Today, we celebrated the promotions of six lieutenants (three not present), two captains and one battalion chief at our Joint Training Facility. In compliance with social distancing guidelines, we held a live stream for families and colleagues to join in the celebration. Congratulations!
Annual Mishap Causes Anguish for Families
This year, as we live through the stress and momentous change of an historic global pandemic, summer’s warm, sunny days gives us a chance to physically and emotionally lighten up. It’s the perfect time to spend time in the sunshine – albeit with sunscreen, hat, sunglasses, and now socially distanced and masked! But even so, there’s no better time to get outside and fully enjoy ourselves with friends and family.
One thing to keep in mind is while the rays of summer feel good, the buildup of heat in an enclosed car, even when parked for a short time, creates dangers to small humans and pets.
The Numbers are Grim
According to Safe Kids Worldwide:
- On average, every 10 days a child dies from heatstroke in a vehicle. In more than half of these deaths, the caregiver forgot the child was in the car.
- A car can heat up 19 degrees in just 10 minutes. And cracking a window doesn’t help.
- Young children are particularly at risk, as their bodies heat up three to five times faster than an adult’s.
The numbers are even more frightening for child vehicular heatstroke death as cited by the National Highway Traffic Safety Administration. Each case below ended with the death of a child and the planning of a funeral:
- Child vehicular heatstroke deaths for 2019: 52
- Child vehicular heatstroke deaths for 2018: 53
- Child vehicular heatstroke deaths for 2017: 43
- Child vehicular heatstroke deaths for 2016: 39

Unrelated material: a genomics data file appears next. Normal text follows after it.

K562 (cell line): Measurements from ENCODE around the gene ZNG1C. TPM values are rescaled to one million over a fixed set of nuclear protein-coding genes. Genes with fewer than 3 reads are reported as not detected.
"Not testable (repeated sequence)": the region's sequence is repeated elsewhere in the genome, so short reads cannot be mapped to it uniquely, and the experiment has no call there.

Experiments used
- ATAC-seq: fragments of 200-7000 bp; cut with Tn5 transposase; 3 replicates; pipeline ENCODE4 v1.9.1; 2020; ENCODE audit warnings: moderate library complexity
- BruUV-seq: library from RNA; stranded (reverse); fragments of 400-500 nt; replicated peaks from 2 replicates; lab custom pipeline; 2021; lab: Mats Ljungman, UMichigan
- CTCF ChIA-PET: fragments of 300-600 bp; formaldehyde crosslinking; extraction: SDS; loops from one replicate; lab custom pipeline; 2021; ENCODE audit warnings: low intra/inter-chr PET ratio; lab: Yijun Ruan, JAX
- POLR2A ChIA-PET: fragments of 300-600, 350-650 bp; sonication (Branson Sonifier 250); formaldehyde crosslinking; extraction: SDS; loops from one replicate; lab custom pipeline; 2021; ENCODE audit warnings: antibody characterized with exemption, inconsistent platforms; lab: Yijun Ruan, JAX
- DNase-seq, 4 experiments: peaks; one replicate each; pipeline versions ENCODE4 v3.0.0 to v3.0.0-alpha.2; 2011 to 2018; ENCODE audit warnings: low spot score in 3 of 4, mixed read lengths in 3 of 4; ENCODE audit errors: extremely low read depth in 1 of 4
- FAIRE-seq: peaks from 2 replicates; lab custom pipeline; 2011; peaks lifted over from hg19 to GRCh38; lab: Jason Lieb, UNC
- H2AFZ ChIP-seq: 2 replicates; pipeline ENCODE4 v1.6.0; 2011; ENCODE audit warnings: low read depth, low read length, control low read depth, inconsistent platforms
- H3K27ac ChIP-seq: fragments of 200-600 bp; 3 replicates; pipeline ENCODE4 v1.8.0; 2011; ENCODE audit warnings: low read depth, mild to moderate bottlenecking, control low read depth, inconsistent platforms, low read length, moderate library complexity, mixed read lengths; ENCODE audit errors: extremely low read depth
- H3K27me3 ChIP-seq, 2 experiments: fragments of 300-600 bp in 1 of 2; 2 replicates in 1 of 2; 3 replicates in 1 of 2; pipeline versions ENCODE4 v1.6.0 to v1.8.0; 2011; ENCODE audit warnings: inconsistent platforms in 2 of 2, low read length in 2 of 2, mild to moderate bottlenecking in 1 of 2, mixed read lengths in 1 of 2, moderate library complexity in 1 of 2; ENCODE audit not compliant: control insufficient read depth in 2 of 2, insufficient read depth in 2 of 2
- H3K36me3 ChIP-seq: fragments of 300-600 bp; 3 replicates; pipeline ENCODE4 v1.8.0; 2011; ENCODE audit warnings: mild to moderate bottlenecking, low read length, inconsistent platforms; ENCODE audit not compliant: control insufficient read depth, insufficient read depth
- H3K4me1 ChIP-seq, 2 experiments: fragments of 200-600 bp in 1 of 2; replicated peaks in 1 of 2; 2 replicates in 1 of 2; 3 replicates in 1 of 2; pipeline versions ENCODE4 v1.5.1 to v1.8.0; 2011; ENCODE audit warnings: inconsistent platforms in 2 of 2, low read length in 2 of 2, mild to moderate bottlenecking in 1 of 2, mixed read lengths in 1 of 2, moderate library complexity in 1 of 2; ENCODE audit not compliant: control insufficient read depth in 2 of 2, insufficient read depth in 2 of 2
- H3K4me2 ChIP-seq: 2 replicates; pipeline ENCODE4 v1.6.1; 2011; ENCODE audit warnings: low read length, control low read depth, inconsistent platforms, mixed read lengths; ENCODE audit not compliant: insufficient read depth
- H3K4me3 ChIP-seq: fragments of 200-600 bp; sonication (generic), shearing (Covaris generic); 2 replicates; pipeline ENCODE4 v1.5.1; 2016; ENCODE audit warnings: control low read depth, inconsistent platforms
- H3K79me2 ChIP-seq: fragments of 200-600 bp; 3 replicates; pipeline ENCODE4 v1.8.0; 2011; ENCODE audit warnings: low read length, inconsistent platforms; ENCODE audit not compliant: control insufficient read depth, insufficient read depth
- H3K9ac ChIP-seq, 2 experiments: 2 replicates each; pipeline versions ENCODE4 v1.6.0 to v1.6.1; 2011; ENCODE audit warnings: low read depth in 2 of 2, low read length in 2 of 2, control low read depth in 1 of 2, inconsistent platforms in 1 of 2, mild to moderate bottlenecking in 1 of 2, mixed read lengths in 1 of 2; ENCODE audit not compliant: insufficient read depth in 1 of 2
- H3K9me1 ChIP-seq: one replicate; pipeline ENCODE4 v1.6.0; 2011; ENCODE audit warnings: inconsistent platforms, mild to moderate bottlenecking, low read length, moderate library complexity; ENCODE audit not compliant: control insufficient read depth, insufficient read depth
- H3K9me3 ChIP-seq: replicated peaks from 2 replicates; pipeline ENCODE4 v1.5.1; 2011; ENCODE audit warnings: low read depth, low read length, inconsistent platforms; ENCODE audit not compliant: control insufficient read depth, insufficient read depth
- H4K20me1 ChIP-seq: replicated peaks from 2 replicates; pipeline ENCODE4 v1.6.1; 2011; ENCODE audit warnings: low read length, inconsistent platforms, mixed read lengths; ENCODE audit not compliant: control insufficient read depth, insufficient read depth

- Child vehicular heatstroke deaths for 2015: 25
- Child vehicular heatstroke deaths for 2014: 32
- Child vehicular heatstroke deaths for 2013: 44
- Child vehicular heatstroke deaths for 2012: 35
- Child vehicular heatstroke deaths for 2011: 33
Prevention: Remember to ACT
Thankfully, Safe Kids recommends several things people can do to avoid these tragedies.
Avoid heatstroke-related injury and death by never leaving a child alone in a car, not even for a minute, and not even with the windows down or partway down. And make sure to keep your car locked when you’re not inside so kids don’t get in on their own.
Create reminders. Keep a stuffed animal or other memento in your child’s car seat when it’s empty, and move it to the front seat as a visual reminder when your child is in the back seat. Or place and secure something essential to you – your phone, briefcase, purse, even a shoe – in the backseat when traveling with your child.
Take action. Make “look before you leave” a routine whenever you get out of the call. Be sure all occupants, including sleeping babies and pets, leave the vehicle.
Technology Helps: Look for the Rear Seat Reminder
In the past few years, car companies have started implemented a new safety feature to help prevent these kinds of heat-related injuries. By 2025, it’s expected to be standard equipment. It’s called the Rear Seat Reminder. Here’s how it works:
Rear Seat Reminder monitors a vehicle’s rear doors. The system activates when either rear door is opened and closed up to 10 minutes before the vehicle is started or while the vehicle is running. Once the system is activated, the vehicle is designed to sound five chimes and display a message in the driver information center that reads “Rear Seat Reminder / Look in Rear Seat” the next time the vehicle is turned off. Some systems may even send you a text message.
Next time you’re in the market for a new or pre-owned vehicle, be sure to ask about this great safety development.